Initial results of Orkney stoat trapping trial revealed
The results of a stoat trapping trial held in Orkney, by the Orkney Native Wildlife Project, were revealed today, with a total of 41 stoats caught across three areas in the county between mid-December and the end of February.
The trial has been designed to help inform plans to remove stoats from areas in the county and in order to protect Orkney’s internationally important wildlife.
The Orkney Native Wildlife Project carried out the trial as part of the nine-month development phase funded by the Heritage Lottery Fund as part of the work to optimise technical aspects of the planned eradication.
The project will be the world’s largest stoat eradication to date and a first for Europe, therefore those behind it have said it was important to test some elements of the methodology to ensure it will be successful and to investigate differences in stoat behaviour in Orkney.
In December 2017, active lethal humane traps were positioned at three trial sites west of Kirkwall – Grimbister, Hobbister and Wideford. In order to determine their effectiveness, a range of trap types and trap housings and a range of habitats were tested. The traps were then checked eight times between mid-December and the end of February with number, gender and trap location of each stoat caught being recorded.
A total of 41 stoats were caught across the three sites with nearly half of those caught at the Grimbister site. Overall, eighty-five per cent of stoats caught were captured in the double set traps, where there were two traps in each box with an entrance at both ends. Traps were set in improved grassland, rough grassland and moorland, with the vast majority of stoats caught in moorland followed by on the edges of moorland and the coast.
The main finding, according to those behind the trial, was that the density of stoats in these three trial areas appears to be high compared to other islands around the world where stoat densities have been estimated during eradications.
The estimated density of stoats in the three Orkney areas was 2-4 per km2 compared to the total density of stoats from Secretary Island and Resolution Island in New Zealand of 1.1-1.4 per km2 and 0.7 per km2, respectively.
It is thought the difference in density is likely to be an underestimate too as the calculated density of stoats caught would be considerably higher over many years of trapping, like that which took place on the New Zealand Islands, compared to the 12-week trapping trial in Orkney. This is the first time that an indication of the abundance of stoats in Orkney has been available.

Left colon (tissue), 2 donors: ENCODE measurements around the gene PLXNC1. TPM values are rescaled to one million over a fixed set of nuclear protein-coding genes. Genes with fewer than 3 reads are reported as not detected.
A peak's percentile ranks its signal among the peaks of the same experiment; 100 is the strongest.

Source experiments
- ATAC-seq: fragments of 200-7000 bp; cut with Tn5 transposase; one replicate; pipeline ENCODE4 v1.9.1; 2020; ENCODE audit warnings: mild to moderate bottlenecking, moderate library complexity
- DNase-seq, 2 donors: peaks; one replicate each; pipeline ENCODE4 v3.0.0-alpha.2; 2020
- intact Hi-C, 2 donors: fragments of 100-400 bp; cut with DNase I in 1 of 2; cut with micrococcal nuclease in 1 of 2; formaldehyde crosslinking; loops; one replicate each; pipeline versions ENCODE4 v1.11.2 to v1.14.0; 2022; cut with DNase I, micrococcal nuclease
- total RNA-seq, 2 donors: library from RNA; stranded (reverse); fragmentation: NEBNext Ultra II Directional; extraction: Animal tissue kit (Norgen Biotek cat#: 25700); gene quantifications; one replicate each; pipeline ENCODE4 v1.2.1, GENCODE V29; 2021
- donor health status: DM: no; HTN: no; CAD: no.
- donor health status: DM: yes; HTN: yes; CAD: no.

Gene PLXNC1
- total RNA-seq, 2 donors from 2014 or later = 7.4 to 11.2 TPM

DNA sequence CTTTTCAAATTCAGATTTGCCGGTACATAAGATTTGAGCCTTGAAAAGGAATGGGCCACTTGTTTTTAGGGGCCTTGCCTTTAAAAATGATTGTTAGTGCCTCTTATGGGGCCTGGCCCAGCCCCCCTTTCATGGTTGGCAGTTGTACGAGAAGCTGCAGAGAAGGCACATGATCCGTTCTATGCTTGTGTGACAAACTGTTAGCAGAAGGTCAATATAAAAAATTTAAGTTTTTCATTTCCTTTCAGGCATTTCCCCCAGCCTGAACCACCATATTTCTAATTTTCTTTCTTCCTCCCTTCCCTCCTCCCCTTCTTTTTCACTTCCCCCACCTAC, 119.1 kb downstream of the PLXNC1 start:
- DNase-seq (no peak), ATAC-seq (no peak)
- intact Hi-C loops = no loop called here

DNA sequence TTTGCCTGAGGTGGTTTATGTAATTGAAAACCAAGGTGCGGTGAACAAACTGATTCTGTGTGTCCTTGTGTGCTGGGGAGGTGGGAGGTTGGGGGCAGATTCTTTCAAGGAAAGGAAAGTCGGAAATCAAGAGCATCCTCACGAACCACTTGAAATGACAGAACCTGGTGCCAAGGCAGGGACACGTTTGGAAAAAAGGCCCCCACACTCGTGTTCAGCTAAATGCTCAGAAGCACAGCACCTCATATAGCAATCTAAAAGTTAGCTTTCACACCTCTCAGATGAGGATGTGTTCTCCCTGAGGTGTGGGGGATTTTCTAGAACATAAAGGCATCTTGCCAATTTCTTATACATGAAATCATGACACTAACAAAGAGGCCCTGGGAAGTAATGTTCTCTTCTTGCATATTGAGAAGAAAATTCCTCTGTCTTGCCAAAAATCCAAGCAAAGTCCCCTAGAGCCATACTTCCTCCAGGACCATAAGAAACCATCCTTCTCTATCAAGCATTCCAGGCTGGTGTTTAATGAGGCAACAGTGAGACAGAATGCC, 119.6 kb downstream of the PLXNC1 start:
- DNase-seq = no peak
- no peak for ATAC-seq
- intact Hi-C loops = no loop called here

A subset of the trials will continue in the same areas over the summer to gain data on bait preference and the number of stoats caught in different seasons to help make the density estimates more accurate and get an understanding of whether the habitat and gender data is similar between seasons.
Speaking on behalf of the Orkney Native Wildlife Project, Graham Neville said: “We would like to say a huge thanks to all of the landowners in the three trapping trial areas who have helped this key part of the development of the eradication to occur. The data we have recorded over the winter has helped inform our methodology for trapping during the eradication and given us a first indication of the abundance of stoats on Orkney. We look forward to continuing to work with landowners to gather further information from the continued trials to ensure we deliver the most effective and efficient eradication.”
The Orkney Native Wildlife Project, is a partnership between Scottish Natural Heritage (SNH) and RSPB Scotland, which is supported by the National Lottery through the Heritage Lottery Fund for development. The aims of the project are to protect Orkney’s native wildlife by removing stoats, an invasive non-native predator that was first recorded in Orkney in 2010.
Stoats are native to the UK Mainland but not to Orkney, where they were first recorded in 2010. Since then the population has increased and is now fully established and widely-distributed throughout Mainland Orkney, Burray and South Ronaldsay.
Those at the head of the eradication project have said stoats pose a very serious threat to Orkney’s native wildlife particularly the Orkney vole, hen harrier, short-eared owl and other ground-nesting birds such as red-throated divers, Arctic terns and curlews for which Orkney is internationally important and upon which Orkney’s thriving wildlife tourism industry relies.